In other buildings on the property, such as the smaller Groom’s building, these same concerns were met by using mini-split technology and placing indoor units above hidden lofts, while outdoor units are tucked behind a stone wall or partition to maintain the sense of historical immersion.
Adjoining the stable is the newly constructed Pavilion, the only “new” building on site and home to modern restrooms, catering facilities, and the bridal suite. Rather than try and imitate the historical style of the other buildings (which is not permitted by the National Historical Landmark association), Bubb designed a low, modern addition that provides interest and contrast to the existing architecture without
For this facility, JK Plumbing Manager Casey Blackwell recommended installing two Navien Tankless Water Heaters. Because of the nature of event venues, with large hot water demand during the event and then little or none in between, using on-demand water heaters “just made sense,” in terms of both ensuring that guests would never run out of hot water, and saving energy when not in use.
As Casey said, “Craig and Jim were easy to work with, and took our suggestions and expertise seriously. It was a demanding job, because of what was at stake. Everyone on the project truly cared about the history.”
JK Director of Commercial & Residential Construction Doug Bomberger appreciated the personable nature of the project. “We had the opportunity to work with the owner as well as the rest of the team, and build a relationship. It’s great chemistry, and it’s why we’ve been successful.”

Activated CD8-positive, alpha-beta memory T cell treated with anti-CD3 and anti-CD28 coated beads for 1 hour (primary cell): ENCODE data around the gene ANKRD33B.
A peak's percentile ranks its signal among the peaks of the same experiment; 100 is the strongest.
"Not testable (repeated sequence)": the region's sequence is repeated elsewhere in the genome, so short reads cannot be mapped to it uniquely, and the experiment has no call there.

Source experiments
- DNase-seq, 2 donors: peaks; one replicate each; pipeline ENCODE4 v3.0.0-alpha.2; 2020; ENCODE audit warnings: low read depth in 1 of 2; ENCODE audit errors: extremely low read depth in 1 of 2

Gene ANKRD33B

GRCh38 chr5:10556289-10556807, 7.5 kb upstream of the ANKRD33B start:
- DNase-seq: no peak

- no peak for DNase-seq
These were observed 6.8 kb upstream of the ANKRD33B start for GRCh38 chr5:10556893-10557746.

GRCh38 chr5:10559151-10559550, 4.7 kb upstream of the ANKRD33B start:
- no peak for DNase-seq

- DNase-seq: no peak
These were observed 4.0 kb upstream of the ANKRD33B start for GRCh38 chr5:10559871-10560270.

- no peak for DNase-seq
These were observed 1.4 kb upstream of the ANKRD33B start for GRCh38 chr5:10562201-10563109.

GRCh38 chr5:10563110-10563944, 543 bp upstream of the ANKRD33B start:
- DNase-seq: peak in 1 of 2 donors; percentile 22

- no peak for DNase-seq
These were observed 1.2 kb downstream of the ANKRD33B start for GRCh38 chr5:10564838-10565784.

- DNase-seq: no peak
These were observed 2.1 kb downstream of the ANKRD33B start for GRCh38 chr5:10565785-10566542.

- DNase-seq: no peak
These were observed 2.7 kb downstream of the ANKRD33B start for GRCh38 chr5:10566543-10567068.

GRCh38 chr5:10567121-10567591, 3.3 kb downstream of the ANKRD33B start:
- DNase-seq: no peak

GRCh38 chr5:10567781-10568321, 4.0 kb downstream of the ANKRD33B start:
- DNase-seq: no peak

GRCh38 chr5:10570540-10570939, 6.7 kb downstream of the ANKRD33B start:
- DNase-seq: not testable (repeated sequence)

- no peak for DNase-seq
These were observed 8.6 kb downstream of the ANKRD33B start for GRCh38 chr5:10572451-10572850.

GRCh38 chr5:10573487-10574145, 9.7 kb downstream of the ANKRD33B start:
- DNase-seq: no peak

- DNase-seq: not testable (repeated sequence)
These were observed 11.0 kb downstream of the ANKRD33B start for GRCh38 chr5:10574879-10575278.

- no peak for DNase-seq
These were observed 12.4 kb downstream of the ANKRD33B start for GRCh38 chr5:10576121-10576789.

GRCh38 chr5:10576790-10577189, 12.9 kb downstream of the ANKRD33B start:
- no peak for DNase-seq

As Spring turns into Summer and the local event economy fully bounces back from COVID shutdowns and postponements, Elizabeth Furnace is looking forward to a fun-filled wedding season and hosting a wide variety of events, from corporate parties to family Thanksgiving. The JK Commercial team is proud to be part of a piece of local history, and help Elizabeth Furnace staff, family, and their clients stay comfortable while they make new memories for years to come. For more information about Elizabeth Furnace including their history and event booking, visit them online at https://elizabethfurnace.com/ .
Elizabeth Furnace Professional Team:
Design Director/Project Manager: BubbDesign, Principal, James D. Bubb.
Mechanical/Electrical/Plumbing Engineer: Moore Engineering Company.
Interior Designer: BubbDesign.
Preservation Tax Specialist: Delta Development Group.
Additional Team Members: H. L. Wiker, Inc. (site work), JK Mechanical (HVAC/plumbing), Lapp Electric, Prestige Painting, MR Roofing, DHK Slate Roofing, Zimmerman’s Landscape Service, LLC, Howell’s Glass, Nolts Floor Covering, Inc., Iron Art & Design (handrailing), Acoustic Distinctions, Doug Fahnestock’s Wood Shop (columns), Heirloom Metals (copperwork).